Here are the main questions facing markets as a new trading week and the start of the second quarter beckons.
What are the likely drivers?
A host of market-moving events confront investors as the calendar flips over to April. These include France’s presidential elections and the opening salvos of the UK’s divorce from the EU.
But there is also the prospect of a sustained recovery in global activity, the risk of central bank policy surprises and the question of whether companies deliver better earnings growth.
Above all investors will remain fixated on the Trump trade and whether the administration can work with Congress and deliver on promises of tax cuts and fiscal stimulus that have bolstered US and global equities since November.
Eric Stein, portfolio manager at Eaton Vance Investment Managers, says prospects for the Trump trade will be an “important macro driver of markets” in the coming quarter.
Further gains for equities on evidence of additional strength in the global economy and any hints of US stimulus proposals bearing fruit would only raise the pressure for central banks, starting with the US Federal Reserve.
“Equity market valuations are stretched and are beginning to create challenges for the Fed and other central banks,” says Jack Ablin of BMO Wealth Management. “Policymakers would like to maintain negative real rates, but market froth and the potential for bubbles could limit that strategy. Expect hawkish rhetoric.”
One troubling aspect of the bullish performance of risk assets is the fact that global credit flows — US, Europe and China — have slumped in recent months.
BCA Research highlights this in the accompanying chart and warns: “Rather than accelerate in the coming months, global growth may level off or even decelerate. Until the conflict between soaring animal spirits and weakening credit impulses is resolved, we will lean against any rise in high-quality bond yields and equity prices.”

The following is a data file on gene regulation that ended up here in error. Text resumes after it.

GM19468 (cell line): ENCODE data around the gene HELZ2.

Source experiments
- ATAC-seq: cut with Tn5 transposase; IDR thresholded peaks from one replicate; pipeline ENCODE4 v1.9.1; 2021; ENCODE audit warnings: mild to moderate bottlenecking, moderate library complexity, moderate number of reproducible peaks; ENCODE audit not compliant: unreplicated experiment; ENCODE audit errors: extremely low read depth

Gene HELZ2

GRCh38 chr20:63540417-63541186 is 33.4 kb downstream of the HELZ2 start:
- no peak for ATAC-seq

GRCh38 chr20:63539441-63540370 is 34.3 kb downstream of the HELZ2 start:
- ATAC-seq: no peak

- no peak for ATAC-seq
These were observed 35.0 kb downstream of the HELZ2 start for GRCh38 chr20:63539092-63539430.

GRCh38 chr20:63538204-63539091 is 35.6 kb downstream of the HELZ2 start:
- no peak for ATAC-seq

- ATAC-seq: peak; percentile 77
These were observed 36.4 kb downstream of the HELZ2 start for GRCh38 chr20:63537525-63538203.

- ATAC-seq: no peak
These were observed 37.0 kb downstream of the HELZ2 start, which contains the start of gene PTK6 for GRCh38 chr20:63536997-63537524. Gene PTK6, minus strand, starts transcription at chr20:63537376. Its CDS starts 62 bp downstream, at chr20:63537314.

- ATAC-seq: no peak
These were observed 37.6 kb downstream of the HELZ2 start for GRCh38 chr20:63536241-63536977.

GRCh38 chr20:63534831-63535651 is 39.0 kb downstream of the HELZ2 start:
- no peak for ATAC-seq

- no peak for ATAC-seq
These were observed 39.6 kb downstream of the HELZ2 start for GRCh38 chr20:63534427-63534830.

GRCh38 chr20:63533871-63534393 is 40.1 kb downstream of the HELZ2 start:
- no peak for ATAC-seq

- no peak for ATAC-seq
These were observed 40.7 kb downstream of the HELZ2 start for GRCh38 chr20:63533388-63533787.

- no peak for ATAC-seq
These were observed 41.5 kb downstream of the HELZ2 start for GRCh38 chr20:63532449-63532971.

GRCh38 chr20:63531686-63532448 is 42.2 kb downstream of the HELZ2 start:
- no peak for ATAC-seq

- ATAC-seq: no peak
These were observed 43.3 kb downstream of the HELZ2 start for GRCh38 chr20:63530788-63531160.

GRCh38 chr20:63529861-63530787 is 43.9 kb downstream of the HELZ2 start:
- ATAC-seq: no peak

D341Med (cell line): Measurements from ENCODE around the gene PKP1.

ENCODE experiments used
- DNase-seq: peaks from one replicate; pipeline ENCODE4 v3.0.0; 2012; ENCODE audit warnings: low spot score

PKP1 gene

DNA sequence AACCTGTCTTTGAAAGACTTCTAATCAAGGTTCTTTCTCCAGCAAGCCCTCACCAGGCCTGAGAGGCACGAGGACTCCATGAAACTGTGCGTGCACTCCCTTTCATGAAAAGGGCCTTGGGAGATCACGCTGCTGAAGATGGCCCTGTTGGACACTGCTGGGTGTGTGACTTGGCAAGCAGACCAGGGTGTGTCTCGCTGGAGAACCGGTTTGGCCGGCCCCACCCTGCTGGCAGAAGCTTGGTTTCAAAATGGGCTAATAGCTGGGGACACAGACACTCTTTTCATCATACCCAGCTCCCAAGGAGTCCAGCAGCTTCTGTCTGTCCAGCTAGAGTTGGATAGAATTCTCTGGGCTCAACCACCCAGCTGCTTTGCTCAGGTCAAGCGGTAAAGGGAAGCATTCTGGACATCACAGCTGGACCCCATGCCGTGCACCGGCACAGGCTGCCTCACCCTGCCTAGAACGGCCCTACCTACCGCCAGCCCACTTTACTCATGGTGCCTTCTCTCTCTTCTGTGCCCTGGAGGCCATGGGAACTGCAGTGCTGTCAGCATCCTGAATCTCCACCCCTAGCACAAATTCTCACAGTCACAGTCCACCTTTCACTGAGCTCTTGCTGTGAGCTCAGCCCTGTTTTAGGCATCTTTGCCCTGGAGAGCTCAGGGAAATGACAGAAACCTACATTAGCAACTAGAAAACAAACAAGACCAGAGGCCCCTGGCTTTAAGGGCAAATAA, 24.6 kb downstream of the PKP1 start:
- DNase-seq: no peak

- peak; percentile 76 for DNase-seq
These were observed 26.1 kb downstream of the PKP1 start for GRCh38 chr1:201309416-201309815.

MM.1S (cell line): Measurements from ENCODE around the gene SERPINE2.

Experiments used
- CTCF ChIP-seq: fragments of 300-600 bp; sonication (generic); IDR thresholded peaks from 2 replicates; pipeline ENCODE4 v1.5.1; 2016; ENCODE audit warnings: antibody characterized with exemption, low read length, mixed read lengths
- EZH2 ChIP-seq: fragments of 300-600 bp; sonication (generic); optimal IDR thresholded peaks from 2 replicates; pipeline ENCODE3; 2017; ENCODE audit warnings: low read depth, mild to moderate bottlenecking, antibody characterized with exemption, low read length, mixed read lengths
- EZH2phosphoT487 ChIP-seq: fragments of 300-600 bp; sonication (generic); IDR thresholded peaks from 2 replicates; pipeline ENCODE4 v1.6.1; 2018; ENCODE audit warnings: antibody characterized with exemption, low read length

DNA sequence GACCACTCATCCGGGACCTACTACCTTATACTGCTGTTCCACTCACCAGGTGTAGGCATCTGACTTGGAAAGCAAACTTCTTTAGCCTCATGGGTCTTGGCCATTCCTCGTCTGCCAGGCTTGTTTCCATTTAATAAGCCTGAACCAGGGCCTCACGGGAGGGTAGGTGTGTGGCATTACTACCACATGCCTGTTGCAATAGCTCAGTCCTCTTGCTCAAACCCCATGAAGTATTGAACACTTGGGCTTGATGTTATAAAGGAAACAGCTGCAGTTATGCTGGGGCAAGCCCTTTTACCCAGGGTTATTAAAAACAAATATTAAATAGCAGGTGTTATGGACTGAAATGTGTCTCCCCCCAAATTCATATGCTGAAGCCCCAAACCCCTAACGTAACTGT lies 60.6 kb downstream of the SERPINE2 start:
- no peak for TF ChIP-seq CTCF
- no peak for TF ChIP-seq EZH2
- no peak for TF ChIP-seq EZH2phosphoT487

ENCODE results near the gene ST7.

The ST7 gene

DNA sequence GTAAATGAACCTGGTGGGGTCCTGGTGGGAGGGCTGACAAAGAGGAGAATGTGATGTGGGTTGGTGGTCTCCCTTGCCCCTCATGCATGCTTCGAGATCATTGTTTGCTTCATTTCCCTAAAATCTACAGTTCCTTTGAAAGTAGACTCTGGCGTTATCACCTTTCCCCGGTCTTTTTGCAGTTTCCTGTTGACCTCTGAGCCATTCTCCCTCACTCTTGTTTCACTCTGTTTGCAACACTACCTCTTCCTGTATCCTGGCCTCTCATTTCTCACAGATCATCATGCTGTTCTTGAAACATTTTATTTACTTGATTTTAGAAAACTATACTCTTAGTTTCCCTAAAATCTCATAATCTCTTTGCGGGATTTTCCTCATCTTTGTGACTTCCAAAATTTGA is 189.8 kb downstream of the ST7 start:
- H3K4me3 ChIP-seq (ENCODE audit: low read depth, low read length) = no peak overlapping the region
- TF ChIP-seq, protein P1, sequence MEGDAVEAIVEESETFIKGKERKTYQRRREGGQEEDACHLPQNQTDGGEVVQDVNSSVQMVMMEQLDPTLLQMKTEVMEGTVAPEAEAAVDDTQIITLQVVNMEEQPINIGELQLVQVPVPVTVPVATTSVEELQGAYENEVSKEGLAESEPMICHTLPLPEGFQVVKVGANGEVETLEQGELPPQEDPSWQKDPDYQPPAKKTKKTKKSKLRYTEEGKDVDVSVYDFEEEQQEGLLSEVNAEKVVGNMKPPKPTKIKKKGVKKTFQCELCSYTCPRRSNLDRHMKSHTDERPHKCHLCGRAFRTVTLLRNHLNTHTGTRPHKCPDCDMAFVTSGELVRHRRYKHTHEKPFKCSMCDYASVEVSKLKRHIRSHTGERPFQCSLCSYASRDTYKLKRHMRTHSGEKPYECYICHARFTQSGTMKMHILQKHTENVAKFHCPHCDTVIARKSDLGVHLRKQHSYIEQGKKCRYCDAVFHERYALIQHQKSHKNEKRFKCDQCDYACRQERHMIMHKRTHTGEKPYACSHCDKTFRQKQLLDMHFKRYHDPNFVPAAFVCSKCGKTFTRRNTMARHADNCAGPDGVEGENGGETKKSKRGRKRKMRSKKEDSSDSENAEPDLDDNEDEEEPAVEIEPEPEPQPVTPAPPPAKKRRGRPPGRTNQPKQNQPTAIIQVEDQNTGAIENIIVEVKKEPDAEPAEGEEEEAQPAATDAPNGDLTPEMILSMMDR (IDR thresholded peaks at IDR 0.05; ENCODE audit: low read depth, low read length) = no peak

What do Fed officials think about the balance sheet?
The minutes of the March meeting, to be released on Wednesday, will provide bond traders with an opportunity to detect the tone of the internal debate about the central bank’s vast holdings of mortgage and Treasury debt.
In its statement last month the Fed reiterated that it anticipated holding its $4.5tn balance sheet unchanged until normalisation of official rates was “well under way”.
The general view among bond traders and analysts is that the central bank will look to reduce reinvesting maturing securities during the fourth quarter. By then at least one and possibly two policy tightenings will have been implemented, allowing the Fed to taper or halt reinvestment flows.
William Dudley, president of the New York Fed said in an interview with Bloomberg last week that he does not expect the gradual normalisation of the central bank’s balance sheet to cause ructions in the financial markets since investors are already expecting the move.
One factor guiding policy towards the balance sheet will probably be the relationship between short-term and long-term interest rates, the yield curve. A flatter curve, where the relationship narrows, would probably provide the Fed will more latitude to run down the balance sheet. But a steepening curve — perhaps driven by concerns that inflation is picking up speed or there is a lack of buyers of long-term Treasuries — might well contain any shrinking of the balance sheet this year.
What about the US-China summit?
Donald Trump’s two-day meeting in the coming week with his Chinese counterpart, Xi Jinping, at Mar-a-Lago has already been billed as “very difficult” by the US president — an inauspicious prelude to what is meant to be a getting-to-know-you encounter between the world’s two most powerful leaders.
The US could “no longer have massive trade deficits and job losses”, Mr Trump said in a tweet.
China’s $300bn component in the US annual trade deficit of $500bn will head the agenda. Mr Xi has instructed his ministers to defend China’s position.
Tied into this issue is currency manipulation. The US Treasury department’s update on this thorny topic is due this month, although the extent to which China has been propping up the value of the renminbi makes it a difficult charge to justify.
Markets are phlegmatic about Mr Trump’s protectionist threats. Having turned sceptical about the promises that generated Trump trades, they need to see evidence of US trade relations being reset before deciding how much protectionism matters.
But nothing matters in trade as much as the US-China axis, so the Florida summit and all its trappings — body language, photo opportunities, handshakes — will be sifted for meaning.
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